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Comprometidos a disponer TODOS nuestros servicios independientemente de su estatus migratorio.

Committed to providing ALL of our services regardless of immigration status.

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Catalyst Can Help

The mission of Catalyst is to reduce the incidence of intimate partner violence through crisis intervention services, community education and the promotion of healthy relationships.

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Volunteer of the Month Bailie Reinhardt July 2017 Read More

Catalyst is a nonprofit organization committed to serving the needs of all victims of domestic violence and their children regardless of ethnicity, citizenship, language, religion, physical disabilities, sexual orientation, gender identity or HIV status.

If you are experiencing abuse in your relationship, Catalyst can help. Our advocates are available by phone 24 hours a day, 7 days a week to assist you in the event of a crisis.

In addition to direct services and outreach, Catalyst is also able to provide referrals to other resources, organizations, and agencies.

1 in 3 people will experience relationship abuse in their lifetime. Catalyst is here to support all survivors of domestic violence, regardless of gender identity, sexual orientation, education level, social status, country of origin, age, religion, or ethnicity.

Catalyst Volunteer Opportunities

We have many volunteer opportunities for community members who are interested in donating their time to work in Catalyst’s programs.

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Legal Services and Law Enforcement Partnership

Legal advocates for Catalyst have the honor to help and assist people in getting protection through Domestic Violence Restraining Orders.  Domestic Violence Restraining Orders can be a helpful tool in assisting victims and law enforcement officials in protecting a persons’ safety. 

The basic steps to get a restraining order in Butte County are:

  • fill out the domestic violence restraining order and request forms (about 12 pages)
  • go to Oroville to turn it into the court clerk
  • pick up paper work in Oroville a couple days later after the judge has approved it
  • ‘serve’ the abusive partner the paperwork through a 3rd party or the Sheriff’s office
  • go to court on the assigned court date where your abusive partner will be as well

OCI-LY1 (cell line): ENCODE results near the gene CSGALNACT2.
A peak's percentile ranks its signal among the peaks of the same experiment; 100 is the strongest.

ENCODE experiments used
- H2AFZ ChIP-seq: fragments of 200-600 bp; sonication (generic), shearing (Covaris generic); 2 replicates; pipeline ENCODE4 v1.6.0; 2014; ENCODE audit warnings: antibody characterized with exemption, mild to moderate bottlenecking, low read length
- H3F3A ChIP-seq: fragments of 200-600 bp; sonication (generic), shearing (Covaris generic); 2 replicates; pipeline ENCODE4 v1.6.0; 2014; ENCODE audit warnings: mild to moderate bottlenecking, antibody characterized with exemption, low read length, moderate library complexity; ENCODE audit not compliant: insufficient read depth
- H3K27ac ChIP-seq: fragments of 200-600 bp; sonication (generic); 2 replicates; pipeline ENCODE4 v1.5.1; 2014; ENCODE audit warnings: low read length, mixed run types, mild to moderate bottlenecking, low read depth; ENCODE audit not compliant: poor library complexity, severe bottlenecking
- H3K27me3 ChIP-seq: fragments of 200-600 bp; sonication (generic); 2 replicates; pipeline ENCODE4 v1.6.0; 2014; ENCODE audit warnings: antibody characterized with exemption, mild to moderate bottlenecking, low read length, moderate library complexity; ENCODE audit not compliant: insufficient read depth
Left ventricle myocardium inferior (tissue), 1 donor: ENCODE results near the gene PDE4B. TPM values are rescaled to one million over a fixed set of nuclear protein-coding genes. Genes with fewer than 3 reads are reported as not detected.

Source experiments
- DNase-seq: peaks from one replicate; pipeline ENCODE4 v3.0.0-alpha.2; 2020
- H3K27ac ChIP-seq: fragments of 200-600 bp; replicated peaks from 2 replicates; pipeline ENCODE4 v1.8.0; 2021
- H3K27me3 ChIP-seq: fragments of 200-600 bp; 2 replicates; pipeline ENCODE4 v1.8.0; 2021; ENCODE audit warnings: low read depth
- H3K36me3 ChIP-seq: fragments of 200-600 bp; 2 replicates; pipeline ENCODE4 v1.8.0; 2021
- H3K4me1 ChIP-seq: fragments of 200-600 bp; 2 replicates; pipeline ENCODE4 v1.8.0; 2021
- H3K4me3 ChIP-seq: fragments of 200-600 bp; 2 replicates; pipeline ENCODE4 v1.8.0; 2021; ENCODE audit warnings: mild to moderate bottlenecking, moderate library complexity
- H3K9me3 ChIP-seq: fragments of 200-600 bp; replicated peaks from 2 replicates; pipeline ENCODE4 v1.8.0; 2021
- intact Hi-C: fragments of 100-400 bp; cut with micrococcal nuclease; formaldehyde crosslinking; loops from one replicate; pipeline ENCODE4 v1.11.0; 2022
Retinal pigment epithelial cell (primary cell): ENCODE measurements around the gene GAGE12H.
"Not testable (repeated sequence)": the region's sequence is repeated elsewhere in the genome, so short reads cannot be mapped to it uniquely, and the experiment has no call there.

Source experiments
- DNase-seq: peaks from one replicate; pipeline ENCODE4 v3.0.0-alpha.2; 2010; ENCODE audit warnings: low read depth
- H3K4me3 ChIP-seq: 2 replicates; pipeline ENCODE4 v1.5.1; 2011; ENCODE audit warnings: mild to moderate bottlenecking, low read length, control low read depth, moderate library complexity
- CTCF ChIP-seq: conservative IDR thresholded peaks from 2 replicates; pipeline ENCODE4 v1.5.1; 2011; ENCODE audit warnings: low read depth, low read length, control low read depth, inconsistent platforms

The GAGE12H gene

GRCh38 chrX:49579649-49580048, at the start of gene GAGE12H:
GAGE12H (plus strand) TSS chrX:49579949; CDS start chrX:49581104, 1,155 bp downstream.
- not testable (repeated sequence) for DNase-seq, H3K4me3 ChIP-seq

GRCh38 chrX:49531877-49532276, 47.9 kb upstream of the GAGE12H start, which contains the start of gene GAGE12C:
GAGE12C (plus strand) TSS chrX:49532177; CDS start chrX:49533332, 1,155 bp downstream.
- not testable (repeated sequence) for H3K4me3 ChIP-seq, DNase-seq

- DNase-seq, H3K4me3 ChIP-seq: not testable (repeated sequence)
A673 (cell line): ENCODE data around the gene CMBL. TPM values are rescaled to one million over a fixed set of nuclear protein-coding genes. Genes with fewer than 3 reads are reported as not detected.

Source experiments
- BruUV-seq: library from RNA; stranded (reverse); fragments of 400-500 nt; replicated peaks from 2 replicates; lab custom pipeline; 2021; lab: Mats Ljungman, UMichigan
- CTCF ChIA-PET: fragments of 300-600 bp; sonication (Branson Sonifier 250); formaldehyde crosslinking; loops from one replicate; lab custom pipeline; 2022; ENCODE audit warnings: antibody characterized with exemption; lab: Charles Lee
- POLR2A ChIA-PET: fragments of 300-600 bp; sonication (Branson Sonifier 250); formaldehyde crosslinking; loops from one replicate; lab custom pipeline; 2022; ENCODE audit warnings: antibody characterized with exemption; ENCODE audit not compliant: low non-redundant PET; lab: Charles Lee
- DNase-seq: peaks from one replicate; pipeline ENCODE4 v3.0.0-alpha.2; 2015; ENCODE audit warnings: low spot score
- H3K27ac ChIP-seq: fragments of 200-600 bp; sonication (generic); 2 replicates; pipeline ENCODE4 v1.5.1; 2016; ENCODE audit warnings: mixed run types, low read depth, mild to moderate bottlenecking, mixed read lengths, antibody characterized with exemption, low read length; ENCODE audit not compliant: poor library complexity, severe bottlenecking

*After the first court date one may have several court dates afterward if the judge deems it necessary in order to meet the ‘burden of proof’ that an order of protection is needed. 

This takes a lot of work.

You have to be brave to tell your story of abuse on a legal document that will be served to your abuser.   You have to be brave to sit next to that individual in court who has threatened to hurt you if you tell anyone.  As legal advocates, we are proud to work with the people seeking a restraining order against their abusive partner.   Catalyst participants show us every day what bravery looks like.

In addition to legal advocacy, Catalyst works closely with law enforcement allies to ensure that victims of intimate partner violence get connected with an advocate as soon as possible after a violent incident. Research suggests that 80% of battered women thought the combined responses of police, courts, crisis intervention programs and safe shelter was effective in ending the cycle of abuse (Domestic Abuse Intervention Programs, 1995).

Due to the nature of abusive relationships, the abusive partner often tries to “win” the survivor back immediately after the abusive incident. This can be a critical time for law enforcement and advocates to intervene and offer the survivors supportive services in order to break the cycle of violence. Catalyst Advocates can respond quickly to law enforcement in order to support someone who has been victimized by domestic violence. When survivors are supported by advocates they are often more comfortable cooperating with law enforcement in follow up interviews and in the ongoing court process.

Catalyst values its partnership with law enforcement agencies and their commitment to breaking the cycle of intimate partner violence in our communities.

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